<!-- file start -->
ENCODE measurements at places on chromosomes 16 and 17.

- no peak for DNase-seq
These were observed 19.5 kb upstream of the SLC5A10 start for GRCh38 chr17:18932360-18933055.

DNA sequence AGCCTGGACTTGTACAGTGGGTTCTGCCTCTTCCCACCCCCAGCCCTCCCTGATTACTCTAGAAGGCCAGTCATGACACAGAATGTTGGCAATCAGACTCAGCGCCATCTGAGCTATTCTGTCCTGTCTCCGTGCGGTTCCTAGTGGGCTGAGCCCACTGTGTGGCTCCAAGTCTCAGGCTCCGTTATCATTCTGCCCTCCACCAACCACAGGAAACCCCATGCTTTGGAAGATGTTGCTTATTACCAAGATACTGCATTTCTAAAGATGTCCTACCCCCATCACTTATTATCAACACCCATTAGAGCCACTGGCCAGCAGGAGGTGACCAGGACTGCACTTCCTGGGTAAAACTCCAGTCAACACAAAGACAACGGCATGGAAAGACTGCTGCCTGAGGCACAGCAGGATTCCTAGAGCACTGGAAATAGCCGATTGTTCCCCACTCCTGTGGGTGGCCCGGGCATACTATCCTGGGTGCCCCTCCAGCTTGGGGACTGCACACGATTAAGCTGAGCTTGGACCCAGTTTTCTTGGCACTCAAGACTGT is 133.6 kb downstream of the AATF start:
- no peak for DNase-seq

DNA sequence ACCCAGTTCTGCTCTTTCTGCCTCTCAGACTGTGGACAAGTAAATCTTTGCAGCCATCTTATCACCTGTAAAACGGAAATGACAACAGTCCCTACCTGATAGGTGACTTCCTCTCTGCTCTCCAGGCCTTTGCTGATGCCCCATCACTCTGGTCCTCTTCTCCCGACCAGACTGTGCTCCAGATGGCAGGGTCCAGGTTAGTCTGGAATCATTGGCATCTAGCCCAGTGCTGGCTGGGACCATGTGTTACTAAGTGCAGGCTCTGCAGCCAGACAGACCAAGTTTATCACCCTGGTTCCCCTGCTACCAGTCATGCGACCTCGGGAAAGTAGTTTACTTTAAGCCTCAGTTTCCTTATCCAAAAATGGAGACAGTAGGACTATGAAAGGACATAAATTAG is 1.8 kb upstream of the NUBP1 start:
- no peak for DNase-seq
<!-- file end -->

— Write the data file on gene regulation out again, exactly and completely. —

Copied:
ENCODE measurements at places on chromosomes 16 and 17.

- no peak for DNase-seq
These were observed 19.5 kb upstream of the SLC5A10 start for GRCh38 chr17:18932360-18933055.

DNA sequence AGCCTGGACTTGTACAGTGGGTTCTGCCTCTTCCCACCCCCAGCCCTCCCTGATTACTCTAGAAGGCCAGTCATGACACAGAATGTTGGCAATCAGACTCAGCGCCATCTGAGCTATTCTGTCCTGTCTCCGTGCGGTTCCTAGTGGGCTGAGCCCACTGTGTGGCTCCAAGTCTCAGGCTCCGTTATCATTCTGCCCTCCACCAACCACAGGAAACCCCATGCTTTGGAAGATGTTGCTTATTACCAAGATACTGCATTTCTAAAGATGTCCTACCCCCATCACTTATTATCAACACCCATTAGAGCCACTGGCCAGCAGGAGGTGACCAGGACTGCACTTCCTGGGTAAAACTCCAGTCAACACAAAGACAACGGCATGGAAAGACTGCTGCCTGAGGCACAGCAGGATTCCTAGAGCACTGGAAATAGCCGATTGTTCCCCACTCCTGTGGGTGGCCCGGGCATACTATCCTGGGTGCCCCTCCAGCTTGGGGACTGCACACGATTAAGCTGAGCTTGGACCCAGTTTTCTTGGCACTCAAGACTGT is 133.6 kb downstream of the AATF start:
- no peak for DNase-seq

DNA sequence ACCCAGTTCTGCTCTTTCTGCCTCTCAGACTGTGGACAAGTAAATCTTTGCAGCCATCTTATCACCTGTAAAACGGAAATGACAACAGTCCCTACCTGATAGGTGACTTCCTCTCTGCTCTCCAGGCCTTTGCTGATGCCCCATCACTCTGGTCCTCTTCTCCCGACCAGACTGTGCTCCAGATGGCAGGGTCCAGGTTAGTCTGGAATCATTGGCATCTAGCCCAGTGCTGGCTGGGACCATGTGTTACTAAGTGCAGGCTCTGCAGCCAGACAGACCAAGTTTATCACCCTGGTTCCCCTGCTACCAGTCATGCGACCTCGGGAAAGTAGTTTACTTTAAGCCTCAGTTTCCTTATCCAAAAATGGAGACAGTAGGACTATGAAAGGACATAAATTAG is 1.8 kb upstream of the NUBP1 start:
- no peak for DNase-seq